More Children Are Now Born to Unmarried Parents

Claims Advisory Services

In recent years, the traditional concept of marriage has been declining as more and more couples choose to start a family without getting married. The latest statistics from the Office for National Statistics (ONS) reveal that in 2021, for the first time in recorded history, more babies were born to unmarried couples than married couples.

 This shift in what society view to be the norm, can be attributed to various factors such as people marrying later, having fewer children, and facing financial constraints that make marriage unaffordable. This blog post will delve deeper into the ONS statistics and explore how the UK government is providing financial support to eligible married couples through the marriage tax allowance. We will also discuss how many couples are missing out on this tax break and how Claims Advisory Services can assist in claiming the tax rebate

According to official statistics from the Office for National Statistics (ONS), in 2021, more babies were born to unmarried couples than married couples for the first time in recorded history. 

Out of a total of 624,828 live births in England and Wales, over 320,000 were born outside of marriage or civil partnerships, compared to around 304,000 born into marriages. 

This means that 51.3% of all live births were to unmarried couples, a significant shift from the past, where less than one in 10 births were out of wedlock until 1978.  This is the first time that the percentage of live births to unmarried couples has been a majority since 1845 when the records first began.  In 1988 a quarter of live births were to unmarried couples and from the millennium onwards, this figure rose by 40% before reaching the 51.3% record of 2021. 

This trend and the decline in marriage rates, reflects changes in society, such as people marrying later, having fewer children, and having children at an older age rather than the traditional approach where people tended to marry younger and have children earlier on in their lives. As well as this, as the cost of living crisis continues and interest and inflation rates continue to rise, people simply cannot afford the costs involved with getting married.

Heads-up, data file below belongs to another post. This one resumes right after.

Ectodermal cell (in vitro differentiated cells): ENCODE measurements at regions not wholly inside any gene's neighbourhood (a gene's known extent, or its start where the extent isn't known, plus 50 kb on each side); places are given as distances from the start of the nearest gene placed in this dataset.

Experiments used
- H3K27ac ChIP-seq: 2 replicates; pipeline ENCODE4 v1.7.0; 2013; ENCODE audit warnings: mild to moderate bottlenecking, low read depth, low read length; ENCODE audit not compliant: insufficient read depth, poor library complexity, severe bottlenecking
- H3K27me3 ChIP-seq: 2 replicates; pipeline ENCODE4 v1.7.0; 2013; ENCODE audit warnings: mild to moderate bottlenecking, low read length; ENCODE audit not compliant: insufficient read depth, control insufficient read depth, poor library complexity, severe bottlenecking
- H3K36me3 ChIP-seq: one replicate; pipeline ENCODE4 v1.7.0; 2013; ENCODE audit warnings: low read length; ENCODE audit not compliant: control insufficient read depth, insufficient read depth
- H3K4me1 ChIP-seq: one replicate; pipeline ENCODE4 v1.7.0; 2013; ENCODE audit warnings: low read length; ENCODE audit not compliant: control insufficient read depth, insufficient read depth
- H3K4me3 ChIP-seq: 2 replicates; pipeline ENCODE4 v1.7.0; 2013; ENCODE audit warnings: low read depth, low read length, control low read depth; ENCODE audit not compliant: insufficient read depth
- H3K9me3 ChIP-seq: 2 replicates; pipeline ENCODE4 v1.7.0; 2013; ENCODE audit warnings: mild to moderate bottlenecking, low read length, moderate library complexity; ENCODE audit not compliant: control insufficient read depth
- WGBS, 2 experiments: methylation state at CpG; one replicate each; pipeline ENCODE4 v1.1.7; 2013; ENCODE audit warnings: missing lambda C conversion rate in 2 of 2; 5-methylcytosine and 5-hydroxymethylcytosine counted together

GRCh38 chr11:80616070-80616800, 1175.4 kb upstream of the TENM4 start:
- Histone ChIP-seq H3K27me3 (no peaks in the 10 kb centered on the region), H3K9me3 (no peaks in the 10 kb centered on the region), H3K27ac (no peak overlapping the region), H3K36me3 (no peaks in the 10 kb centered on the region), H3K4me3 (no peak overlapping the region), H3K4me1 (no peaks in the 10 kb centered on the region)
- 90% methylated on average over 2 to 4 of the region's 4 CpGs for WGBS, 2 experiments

For many less affluent families, marriage is considered an expense they cannot afford, and in some circumstances, it works out cheaper and more affordable to live apart. For instance, for those claiming benefits such as universal credit, living together and having a joint claim can mean less money in comparison to those claiming the benefit who do not live with a partner. 

However, there are ways in which the government are trying to address this by giving financial support through tax breaks to eligible married couples in the form of the marriage tax allowance.

Marriage tax allowance is a tax break that 4.2 million UK couples are entitled to. In the midst of the cost of living crisis, this financial support could help married couples where they need it most by taking the pressure off money lost from increasing prices, including household bills and food costs. But unfortunately, less than half are claiming the tax break that they are entitled to, meaning millions of couples are losing out on hundreds of pounds.

Marriage tax allowance allows eligible couples to transfer £1,260 of the amount they can earn tax-free each tax year, also known as a personal allowance, to their spouse or civil partner if they earn more than them. The marriage tax allowance is open to married couples or those in a civil partnership with a combined household income of under £62,840.

If and when the claim is approved, the higher earner out of the two will have a reduced tax bill for that tax year, but should they be eligible, they can also apply to backdate their claim.

With high inflation and low growth in the UK economy means that this is adding more financial stress on people struggling to balance their household expenditures. However, it’s a sad fact that more than an estimated 2 million people who are married or in a civil partnership are missing out on a tax break that could save them £252 per year. If they also claim for the previous four years, they could also be entitled to an additional tax rebate of £990, representing a total saving of £1242 per couple. That’s why here at the Claims Advisory Services we are urging people to check now if they are eligible and to not miss out on the cash they are entitled to. We make claiming easy, and people could have any payments they are due in as little as six weeks.

To find out more about marriage tax allowance and how we can help you make your claim, please contact us for more information.